When it Comes to Infrastructure, We Can’t Keep the Status Quo
If the U.S. government were to focus on core infrastructure—roads, bridges, rail lines, airports, pipelines, and electrical grid as well as reduced bottlenecks and congestion—it could reduce the amount of fuel we burn and increase vehicle efficiency.
The infrastructure bill recently passed by the Senate is a step in the right direction, and we do need to invest in our core transport and power generation systems. That being said, the current bill and subsequent $3.5 trillion “add-on” is a huge cash grab for so many pet projects and unnecessary expenditures. It’s doubtful we will realize a big difference in the quality of our roads, bridges, rail lines, airports, pipelines, and electrical grid any time soon.
What we need is money being spent on actual maintenance and repair of existing infrastructure and the building of new infrastructure to accommodate the migration of our population due to the pandemic. We have seen many people leave our densely populated cities and move to more rural areas. With the population shift, we will need to make sure there are roads and bridges to accommodate the increased traffic those areas will see, or we run the risk of even more bottlenecks. And let’s not forget about the changes that will be needed for the future of electric vehicles.
The funding of highway projects, in particular, is typically split between the state and federal budgets 75% and 25% respectfully. So, we can assume that if the federal government is allocating funds to projects, the states must do the same. But that might not be a valid assumption as some states do not have funds for infrastructure projects.
The fuel tax has been used to fund highway improvements and yet Congress has refused to increase the gas tax since 1993. With inflation, the value of a dollar collected today is far less than that same dollar collected in 1993. This means the funds collected via the federal gas tax are worth exponentially less today and will continue to devalue over time. It is as if the Highway Trust Fund has not had a cost-of-living increase in the past 28 years. This is not acceptable; imagine if you were still making the same wages you did in 1993.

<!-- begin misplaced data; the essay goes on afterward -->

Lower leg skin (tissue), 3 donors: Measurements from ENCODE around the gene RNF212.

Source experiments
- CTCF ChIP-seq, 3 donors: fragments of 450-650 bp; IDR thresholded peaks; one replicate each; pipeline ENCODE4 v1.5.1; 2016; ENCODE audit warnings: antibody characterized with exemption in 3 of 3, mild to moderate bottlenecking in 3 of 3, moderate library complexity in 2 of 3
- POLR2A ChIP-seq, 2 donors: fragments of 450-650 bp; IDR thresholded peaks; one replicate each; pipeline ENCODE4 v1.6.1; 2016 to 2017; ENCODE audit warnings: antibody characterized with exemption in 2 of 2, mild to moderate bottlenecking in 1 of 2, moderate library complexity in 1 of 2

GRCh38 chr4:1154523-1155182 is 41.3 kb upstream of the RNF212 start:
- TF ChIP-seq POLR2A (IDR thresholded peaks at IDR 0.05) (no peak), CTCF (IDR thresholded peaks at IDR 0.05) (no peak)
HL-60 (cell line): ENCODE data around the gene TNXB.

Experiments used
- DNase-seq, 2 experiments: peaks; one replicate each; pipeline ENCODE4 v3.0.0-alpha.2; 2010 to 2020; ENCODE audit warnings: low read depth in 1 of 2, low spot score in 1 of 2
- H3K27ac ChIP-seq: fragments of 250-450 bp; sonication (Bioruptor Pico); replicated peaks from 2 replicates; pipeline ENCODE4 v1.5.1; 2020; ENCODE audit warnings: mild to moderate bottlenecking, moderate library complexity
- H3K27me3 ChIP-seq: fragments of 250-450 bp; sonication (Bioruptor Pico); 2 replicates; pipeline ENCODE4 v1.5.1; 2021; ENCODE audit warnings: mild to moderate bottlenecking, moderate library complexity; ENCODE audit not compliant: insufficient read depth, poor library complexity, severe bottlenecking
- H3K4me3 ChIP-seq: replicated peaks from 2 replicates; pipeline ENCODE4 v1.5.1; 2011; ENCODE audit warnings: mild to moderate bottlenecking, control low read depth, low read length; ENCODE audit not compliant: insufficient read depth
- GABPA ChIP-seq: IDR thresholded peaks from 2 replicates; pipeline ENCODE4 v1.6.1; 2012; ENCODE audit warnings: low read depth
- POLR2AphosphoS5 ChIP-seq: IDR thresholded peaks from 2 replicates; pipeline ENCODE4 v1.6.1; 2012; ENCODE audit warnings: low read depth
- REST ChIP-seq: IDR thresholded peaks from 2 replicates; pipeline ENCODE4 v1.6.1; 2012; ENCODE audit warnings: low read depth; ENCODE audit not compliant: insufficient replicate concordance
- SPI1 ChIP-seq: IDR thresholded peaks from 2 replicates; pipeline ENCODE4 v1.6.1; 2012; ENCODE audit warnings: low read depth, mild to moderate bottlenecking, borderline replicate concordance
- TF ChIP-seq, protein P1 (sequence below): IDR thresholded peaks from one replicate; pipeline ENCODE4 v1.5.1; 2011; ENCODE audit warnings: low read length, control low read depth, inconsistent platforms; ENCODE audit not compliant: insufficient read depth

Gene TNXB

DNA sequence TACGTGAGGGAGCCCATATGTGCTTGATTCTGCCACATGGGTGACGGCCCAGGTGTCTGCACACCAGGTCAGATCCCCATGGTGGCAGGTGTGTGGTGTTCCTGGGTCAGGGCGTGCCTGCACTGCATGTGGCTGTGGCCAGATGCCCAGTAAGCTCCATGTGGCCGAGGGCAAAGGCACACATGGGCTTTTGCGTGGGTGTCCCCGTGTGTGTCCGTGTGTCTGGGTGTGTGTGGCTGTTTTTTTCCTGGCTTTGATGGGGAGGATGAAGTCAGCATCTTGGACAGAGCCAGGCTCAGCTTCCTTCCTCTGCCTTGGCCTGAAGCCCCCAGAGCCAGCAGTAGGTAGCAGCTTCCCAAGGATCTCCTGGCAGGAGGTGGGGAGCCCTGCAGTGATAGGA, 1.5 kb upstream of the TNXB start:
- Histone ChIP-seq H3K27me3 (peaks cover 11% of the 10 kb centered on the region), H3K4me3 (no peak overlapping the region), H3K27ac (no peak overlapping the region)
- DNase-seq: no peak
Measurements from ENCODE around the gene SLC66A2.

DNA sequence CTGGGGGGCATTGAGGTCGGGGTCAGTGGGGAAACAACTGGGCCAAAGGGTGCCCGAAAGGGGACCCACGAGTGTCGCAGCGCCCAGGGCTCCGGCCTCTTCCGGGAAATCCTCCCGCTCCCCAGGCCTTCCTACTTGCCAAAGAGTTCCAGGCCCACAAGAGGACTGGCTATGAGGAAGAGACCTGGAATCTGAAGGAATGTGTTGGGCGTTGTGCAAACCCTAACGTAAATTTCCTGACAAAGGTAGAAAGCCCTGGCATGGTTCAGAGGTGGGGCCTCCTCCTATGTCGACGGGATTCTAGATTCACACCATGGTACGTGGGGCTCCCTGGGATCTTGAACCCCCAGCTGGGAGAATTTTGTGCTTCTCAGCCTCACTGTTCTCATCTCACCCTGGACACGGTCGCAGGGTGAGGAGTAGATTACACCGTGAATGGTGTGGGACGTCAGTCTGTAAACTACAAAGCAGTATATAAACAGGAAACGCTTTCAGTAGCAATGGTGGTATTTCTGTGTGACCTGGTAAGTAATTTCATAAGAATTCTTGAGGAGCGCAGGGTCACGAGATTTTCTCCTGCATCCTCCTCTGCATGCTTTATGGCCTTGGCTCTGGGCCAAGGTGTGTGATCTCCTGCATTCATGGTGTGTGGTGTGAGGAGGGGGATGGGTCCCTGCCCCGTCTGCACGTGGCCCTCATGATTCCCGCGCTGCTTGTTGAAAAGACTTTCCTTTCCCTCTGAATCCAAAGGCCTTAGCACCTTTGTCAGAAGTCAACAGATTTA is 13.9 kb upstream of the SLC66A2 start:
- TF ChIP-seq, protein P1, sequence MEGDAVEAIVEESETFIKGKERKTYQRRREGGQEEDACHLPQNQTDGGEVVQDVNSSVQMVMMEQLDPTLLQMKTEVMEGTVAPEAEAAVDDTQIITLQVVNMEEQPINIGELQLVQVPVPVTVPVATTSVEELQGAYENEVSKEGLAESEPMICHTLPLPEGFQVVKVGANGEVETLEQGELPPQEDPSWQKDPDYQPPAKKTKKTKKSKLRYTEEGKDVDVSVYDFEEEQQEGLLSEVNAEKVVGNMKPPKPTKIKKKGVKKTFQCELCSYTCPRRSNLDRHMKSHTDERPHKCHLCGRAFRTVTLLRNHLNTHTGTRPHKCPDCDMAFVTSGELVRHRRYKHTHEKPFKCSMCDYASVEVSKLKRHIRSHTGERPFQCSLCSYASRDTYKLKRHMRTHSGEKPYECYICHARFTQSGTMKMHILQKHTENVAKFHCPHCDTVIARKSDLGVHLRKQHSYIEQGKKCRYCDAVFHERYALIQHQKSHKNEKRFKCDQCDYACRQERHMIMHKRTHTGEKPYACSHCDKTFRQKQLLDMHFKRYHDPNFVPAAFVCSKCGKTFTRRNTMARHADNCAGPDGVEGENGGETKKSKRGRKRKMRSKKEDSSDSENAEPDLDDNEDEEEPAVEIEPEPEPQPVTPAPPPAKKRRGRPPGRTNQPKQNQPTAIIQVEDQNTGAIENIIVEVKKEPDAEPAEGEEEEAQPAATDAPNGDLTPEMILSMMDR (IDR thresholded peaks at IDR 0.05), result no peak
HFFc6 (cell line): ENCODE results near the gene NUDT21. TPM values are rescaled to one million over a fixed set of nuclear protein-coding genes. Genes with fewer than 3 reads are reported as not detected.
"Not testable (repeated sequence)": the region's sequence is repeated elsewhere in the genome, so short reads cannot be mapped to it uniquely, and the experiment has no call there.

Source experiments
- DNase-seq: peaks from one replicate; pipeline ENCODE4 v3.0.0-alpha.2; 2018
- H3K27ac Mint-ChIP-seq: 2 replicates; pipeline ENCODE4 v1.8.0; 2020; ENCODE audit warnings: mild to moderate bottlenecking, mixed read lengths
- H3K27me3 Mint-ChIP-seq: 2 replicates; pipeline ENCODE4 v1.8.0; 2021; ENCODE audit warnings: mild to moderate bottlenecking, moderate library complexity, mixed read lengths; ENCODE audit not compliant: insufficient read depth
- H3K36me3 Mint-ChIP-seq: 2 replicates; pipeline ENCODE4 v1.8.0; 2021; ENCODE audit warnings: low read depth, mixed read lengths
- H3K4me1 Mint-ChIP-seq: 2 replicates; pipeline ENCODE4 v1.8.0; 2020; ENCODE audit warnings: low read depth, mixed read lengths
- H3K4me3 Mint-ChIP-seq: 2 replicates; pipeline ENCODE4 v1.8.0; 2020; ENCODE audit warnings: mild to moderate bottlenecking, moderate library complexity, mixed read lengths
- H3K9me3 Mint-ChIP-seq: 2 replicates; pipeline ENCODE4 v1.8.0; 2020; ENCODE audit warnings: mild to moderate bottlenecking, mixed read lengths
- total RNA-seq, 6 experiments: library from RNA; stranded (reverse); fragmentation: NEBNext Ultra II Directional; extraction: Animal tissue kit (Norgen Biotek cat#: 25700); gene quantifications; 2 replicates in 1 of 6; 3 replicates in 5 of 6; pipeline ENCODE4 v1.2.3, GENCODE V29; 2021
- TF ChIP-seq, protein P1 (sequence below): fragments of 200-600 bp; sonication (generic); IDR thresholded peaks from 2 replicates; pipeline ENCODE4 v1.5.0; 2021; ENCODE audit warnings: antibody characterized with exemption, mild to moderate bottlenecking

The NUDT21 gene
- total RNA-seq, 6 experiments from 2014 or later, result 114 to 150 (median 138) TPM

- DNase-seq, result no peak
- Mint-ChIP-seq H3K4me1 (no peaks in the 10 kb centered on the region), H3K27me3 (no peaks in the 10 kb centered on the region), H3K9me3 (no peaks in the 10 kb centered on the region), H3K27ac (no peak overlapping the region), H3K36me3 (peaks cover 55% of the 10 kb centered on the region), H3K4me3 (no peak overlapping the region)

One of the proposed solutions given the advancements in electric vehicles and the fact that they very likely are the vehicles of the future is to move to a Vehicle Mile Tax (VMT). Each person would pay for the miles they drive versus a tax at the pump. Given that the average age of personal autos in the U.S. is 12 years old there would need to be a massive investment in how to collect the VMT data.
As you can see for every lever you push forward another lever pushes back.
If we were to focus on our core infrastructure—roads, bridges, rail lines, airports, pipelines, and electrical grid as well as reduced bottlenecks and congestion—we would reduce the amount of fuel we burn and increase vehicle efficiency.
I don’t have the answers for this, but I do know that we can’t keep doing what we have always done or our roads, bridges, rail lines, airports, pipelines, and electrical grid are going to end up in even worse shape than they are today. And that is completely unacceptable.
At Corcentric, we stand ready to help any fleet bridge that gap. Now, more than ever, it’s crucial to make the right lease-versus-buy choice – those who do are more likely to emerge from the COVID crisis as industry champions positioned for growth. To learn how we can help, contact Corcentric today.